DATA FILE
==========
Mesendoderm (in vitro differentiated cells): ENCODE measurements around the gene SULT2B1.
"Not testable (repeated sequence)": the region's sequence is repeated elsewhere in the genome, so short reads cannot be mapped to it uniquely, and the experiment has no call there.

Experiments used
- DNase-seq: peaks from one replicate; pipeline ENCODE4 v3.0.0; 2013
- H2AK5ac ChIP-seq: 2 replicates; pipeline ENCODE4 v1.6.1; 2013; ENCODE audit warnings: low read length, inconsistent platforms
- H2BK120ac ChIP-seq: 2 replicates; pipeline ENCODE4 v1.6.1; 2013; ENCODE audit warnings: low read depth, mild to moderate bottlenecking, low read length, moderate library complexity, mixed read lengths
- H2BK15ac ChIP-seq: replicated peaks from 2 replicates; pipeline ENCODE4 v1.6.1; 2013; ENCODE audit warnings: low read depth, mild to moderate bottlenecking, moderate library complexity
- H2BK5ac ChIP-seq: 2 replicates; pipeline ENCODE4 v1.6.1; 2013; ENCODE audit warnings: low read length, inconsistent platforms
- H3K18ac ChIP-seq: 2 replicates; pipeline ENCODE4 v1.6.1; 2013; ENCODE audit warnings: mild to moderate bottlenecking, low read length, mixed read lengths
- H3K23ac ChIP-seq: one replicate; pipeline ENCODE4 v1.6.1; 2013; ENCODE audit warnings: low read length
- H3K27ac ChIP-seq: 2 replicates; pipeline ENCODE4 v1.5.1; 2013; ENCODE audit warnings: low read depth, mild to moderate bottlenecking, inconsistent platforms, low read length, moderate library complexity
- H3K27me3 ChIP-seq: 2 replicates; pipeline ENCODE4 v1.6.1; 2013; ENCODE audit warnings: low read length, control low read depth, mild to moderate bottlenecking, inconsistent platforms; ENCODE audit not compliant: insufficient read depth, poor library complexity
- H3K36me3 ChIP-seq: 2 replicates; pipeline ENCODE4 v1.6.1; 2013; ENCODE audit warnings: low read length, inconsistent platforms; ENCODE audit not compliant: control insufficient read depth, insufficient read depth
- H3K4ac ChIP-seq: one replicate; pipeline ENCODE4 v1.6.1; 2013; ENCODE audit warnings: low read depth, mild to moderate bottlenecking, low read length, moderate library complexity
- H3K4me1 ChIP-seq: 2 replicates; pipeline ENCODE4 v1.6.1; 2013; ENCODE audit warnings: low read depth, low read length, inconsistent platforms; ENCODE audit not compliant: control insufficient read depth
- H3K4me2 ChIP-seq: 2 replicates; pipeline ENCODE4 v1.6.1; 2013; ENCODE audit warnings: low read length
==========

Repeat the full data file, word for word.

Mesendoderm (in vitro differentiated cells): ENCODE measurements around the gene SULT2B1.
"Not testable (repeated sequence)": the region's sequence is repeated elsewhere in the genome, so short reads cannot be mapped to it uniquely, and the experiment has no call there.

Experiments used
- DNase-seq: peaks from one replicate; pipeline ENCODE4 v3.0.0; 2013
- H2AK5ac ChIP-seq: 2 replicates; pipeline ENCODE4 v1.6.1; 2013; ENCODE audit warnings: low read length, inconsistent platforms
- H2BK120ac ChIP-seq: 2 replicates; pipeline ENCODE4 v1.6.1; 2013; ENCODE audit warnings: low read depth, mild to moderate bottlenecking, low read length, moderate library complexity, mixed read lengths
- H2BK15ac ChIP-seq: replicated peaks from 2 replicates; pipeline ENCODE4 v1.6.1; 2013; ENCODE audit warnings: low read depth, mild to moderate bottlenecking, moderate library complexity
- H2BK5ac ChIP-seq: 2 replicates; pipeline ENCODE4 v1.6.1; 2013; ENCODE audit warnings: low read length, inconsistent platforms
- H3K18ac ChIP-seq: 2 replicates; pipeline ENCODE4 v1.6.1; 2013; ENCODE audit warnings: mild to moderate bottlenecking, low read length, mixed read lengths
- H3K23ac ChIP-seq: one replicate; pipeline ENCODE4 v1.6.1; 2013; ENCODE audit warnings: low read length
- H3K27ac ChIP-seq: 2 replicates; pipeline ENCODE4 v1.5.1; 2013; ENCODE audit warnings: low read depth, mild to moderate bottlenecking, inconsistent platforms, low read length, moderate library complexity
- H3K27me3 ChIP-seq: 2 replicates; pipeline ENCODE4 v1.6.1; 2013; ENCODE audit warnings: low read length, control low read depth, mild to moderate bottlenecking, inconsistent platforms; ENCODE audit not compliant: insufficient read depth, poor library complexity
- H3K36me3 ChIP-seq: 2 replicates; pipeline ENCODE4 v1.6.1; 2013; ENCODE audit warnings: low read length, inconsistent platforms; ENCODE audit not compliant: control insufficient read depth, insufficient read depth
- H3K4ac ChIP-seq: one replicate; pipeline ENCODE4 v1.6.1; 2013; ENCODE audit warnings: low read depth, mild to moderate bottlenecking, low read length, moderate library complexity
- H3K4me1 ChIP-seq: 2 replicates; pipeline ENCODE4 v1.6.1; 2013; ENCODE audit warnings: low read depth, low read length, inconsistent platforms; ENCODE audit not compliant: control insufficient read depth
- H3K4me2 ChIP-seq: 2 replicates; pipeline ENCODE4 v1.6.1; 2013; ENCODE audit warnings: low read length